On May 26, 2017, issuing its judgment in Epsilon Electronics, Inc. v. US Dep’t of Treasury Office of Foreign Assets Control, the United States Court of Appeals for the District of Columbia held that, in imposing civil penalties on US persons who export goods to a third party with reason to know that the third party intends to re-export the goods to Iran, OFAC is not required to make a showing that the goods actually ended up in Iran. The case presented a unique opportunity to test broadly-accepted readings of certain prohibitions of the Iranian Transactions and Sanctions Regulations (“ITSR”), 31 C.F.R. Part 560, before a US federal court.
31 C.F.R. § 560.204
Most fundamentally, the case revolved around the scope and meaning of the ITSR prohibition at 31 C.F.R. § 560.204. That regulatory provision reads as follows:
Except as otherwise authorized pursuant to this part…the exportation, reexportation, sale, or supply, directly or indirectly, from the United States, or by a United States person, wherever located, of any goods, technology, or services to Iran or the Government of Iran is prohibited, including the exportation, reexportation, sale, or supply of any goods, technology, or services to a person in a third country undertaken with knowledge or reason to know that:
(a) Such goods, technology, or services are intended specifically for supply, transshipment, or reexportation, directly or indirectly, to Iran or the Government of Iran…
Epsilon Electronics, Inc., a U.S. company, engaged in more than three dozen shipments of consumer goods to a Dubai-based company, Asra International, between 2008-2012. In 2011, OFAC began to investigate Epsilon after learning of a 2008 shipment from Epsilon to an address in Tehran, Iran. (This investigation was later resolved via a cautionary letter.) Soon thereafter, OFAC also began to take a closer look at shipments made to Asra International, finding that Asra’s own website contained information touting its success in the Iranian market and identifying a directory of its associated dealers physically located in Iran. Upon these latter findings, OFAC initiated a second investigation into Epsilon’s activities.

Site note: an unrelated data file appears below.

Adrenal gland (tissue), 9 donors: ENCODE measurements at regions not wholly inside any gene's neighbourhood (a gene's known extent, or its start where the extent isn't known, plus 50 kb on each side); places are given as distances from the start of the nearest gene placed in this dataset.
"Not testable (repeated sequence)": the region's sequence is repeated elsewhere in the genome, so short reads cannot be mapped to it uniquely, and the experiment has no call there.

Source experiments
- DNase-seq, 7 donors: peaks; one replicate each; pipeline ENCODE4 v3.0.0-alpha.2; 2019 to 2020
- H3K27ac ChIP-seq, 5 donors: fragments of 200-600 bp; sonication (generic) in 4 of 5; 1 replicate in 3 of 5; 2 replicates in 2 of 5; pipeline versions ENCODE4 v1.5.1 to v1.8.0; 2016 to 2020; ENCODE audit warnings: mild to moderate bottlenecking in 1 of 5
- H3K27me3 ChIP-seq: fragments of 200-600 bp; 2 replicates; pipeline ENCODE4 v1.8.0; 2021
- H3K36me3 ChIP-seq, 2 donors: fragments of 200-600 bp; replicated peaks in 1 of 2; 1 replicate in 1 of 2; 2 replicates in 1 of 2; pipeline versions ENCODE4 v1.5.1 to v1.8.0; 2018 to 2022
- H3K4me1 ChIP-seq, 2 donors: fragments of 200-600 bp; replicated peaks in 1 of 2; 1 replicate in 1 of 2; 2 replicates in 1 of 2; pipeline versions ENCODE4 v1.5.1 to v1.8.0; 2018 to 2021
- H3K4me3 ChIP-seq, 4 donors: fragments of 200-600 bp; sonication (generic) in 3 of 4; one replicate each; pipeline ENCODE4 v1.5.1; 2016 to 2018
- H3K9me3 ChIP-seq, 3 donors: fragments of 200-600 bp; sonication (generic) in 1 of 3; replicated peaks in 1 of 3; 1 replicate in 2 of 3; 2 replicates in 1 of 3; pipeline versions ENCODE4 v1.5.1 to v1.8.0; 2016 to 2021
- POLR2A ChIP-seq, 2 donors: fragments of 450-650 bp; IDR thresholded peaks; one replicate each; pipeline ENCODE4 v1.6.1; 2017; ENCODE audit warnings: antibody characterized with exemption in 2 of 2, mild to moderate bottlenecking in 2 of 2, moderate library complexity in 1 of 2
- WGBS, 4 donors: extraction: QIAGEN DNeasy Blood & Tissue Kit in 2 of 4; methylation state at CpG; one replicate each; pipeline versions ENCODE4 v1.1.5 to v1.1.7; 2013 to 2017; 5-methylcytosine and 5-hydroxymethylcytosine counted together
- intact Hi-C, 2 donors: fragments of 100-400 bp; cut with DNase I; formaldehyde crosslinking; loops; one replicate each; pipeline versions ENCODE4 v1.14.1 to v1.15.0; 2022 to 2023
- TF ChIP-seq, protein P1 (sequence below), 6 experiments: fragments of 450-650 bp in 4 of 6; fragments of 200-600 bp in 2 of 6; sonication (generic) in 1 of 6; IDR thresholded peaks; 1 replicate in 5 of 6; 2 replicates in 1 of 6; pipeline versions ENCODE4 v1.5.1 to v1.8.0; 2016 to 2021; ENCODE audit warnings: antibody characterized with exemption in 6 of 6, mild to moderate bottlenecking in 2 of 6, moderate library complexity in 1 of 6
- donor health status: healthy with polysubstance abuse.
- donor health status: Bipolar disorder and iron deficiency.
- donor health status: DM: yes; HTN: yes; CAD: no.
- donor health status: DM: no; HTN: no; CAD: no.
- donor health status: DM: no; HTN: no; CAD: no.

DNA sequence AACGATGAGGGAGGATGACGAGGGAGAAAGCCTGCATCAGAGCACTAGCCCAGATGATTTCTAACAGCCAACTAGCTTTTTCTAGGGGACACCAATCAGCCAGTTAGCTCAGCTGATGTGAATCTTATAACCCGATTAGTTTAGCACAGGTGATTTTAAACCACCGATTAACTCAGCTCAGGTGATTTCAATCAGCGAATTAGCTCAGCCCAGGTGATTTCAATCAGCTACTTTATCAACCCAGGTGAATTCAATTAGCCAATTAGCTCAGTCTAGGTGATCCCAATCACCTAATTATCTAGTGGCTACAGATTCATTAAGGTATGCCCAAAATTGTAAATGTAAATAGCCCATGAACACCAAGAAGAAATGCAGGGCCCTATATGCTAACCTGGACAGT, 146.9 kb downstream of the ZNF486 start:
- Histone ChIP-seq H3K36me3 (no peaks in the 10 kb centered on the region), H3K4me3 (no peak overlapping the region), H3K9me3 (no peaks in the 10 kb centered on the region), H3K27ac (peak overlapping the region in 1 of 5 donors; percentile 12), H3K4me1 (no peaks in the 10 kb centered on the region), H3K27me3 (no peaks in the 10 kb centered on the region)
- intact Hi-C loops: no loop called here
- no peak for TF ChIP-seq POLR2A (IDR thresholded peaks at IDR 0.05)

In May 2014, OFAC concluded that more than three dozen shipments to Asra violated § 560.204 because the shipments were made with knowledge or reason to know that Asra intended to re-export the consumer goods to Iran. OFAC sent Epsilon a Prepenalty Notice and soon afterwards a final Penalty Notice, imposing a $4,073,000 civil penalty on Epsilon. In December 2014, Epsilon initiated a lawsuit against OFAC in the U.S. District Court for the District of Columbia, seeking declaratory and injunctive relief against enforcement of the civil penalty and advancing several arguments in its favor. In March 2016, the district court granted summary judgment to OFAC, and it is that decision from which Epsilon appealed to the D.C. Circuit Court.
Interpreting the Meaning and Scope of § 560.204
Central to the appeal was the issue as to whether, prior to imposing civil penalties for a violation of § 560.204, OFAC was required to make a showing that the subject goods actually reached Iran. Epsilon argued that § 560.204 demands such a finding, while OFAC advanced the position that the plain text of § 560.204 evidences the lack of any such requirement. Alternatively, OFAC also argued that if the Court were to find the language of § 560.204 ambiguous, then the Court should defer to the agency’s interpretation.
The Court, however, did not reach OFAC’s latter argument, finding that “the reading of [§] 560.204 that OFAC has adopted is the same reading that we would have adopted in the absence of any agency interpretation.” In the Court’s holding, “OFAC’s current interpretation is the most natural and the most consistent with the plain text [of § 560.204].” To reach this conclusion, the Court engaged in a series of interpretive exercises — each of which resulted in the finding that § 560.204 does not impose a requirement on OFAC to show that the goods were actually delivered to Iran prior to finding a violation.